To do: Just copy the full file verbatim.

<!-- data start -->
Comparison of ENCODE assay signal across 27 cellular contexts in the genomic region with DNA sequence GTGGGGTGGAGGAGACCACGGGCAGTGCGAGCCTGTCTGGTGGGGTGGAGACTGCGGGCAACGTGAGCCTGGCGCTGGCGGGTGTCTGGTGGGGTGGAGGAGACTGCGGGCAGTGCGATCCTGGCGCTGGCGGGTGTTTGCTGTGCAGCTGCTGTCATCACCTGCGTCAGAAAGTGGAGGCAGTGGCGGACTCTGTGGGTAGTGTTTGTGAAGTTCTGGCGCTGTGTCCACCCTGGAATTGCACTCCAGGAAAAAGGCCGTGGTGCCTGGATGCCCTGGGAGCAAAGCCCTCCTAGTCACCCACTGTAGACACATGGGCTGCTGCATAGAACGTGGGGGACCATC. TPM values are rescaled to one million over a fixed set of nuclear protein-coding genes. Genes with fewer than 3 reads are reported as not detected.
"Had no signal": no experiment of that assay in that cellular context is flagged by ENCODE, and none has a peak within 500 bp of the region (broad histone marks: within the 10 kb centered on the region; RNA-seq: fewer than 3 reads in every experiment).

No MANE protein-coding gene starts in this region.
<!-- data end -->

Comparison of ENCODE assay signal across 27 cellular contexts in the genomic region with DNA sequence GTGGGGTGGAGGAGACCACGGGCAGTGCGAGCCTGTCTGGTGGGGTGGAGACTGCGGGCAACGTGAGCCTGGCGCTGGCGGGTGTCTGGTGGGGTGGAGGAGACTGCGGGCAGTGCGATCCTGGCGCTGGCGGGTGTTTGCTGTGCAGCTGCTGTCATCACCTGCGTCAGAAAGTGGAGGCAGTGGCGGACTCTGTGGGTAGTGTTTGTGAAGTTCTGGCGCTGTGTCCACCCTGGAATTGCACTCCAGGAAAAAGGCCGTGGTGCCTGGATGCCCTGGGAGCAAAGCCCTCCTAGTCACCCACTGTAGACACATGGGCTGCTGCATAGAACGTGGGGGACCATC. TPM values are rescaled to one million over a fixed set of nuclear protein-coding genes. Genes with fewer than 3 reads are reported as not detected.
"Had no signal": no experiment of that assay in that cellular context is flagged by ENCODE, and none has a peak within 500 bp of the region (broad histone marks: within the 10 kb centered on the region; RNA-seq: fewer than 3 reads in every experiment).

No MANE protein-coding gene starts in this region.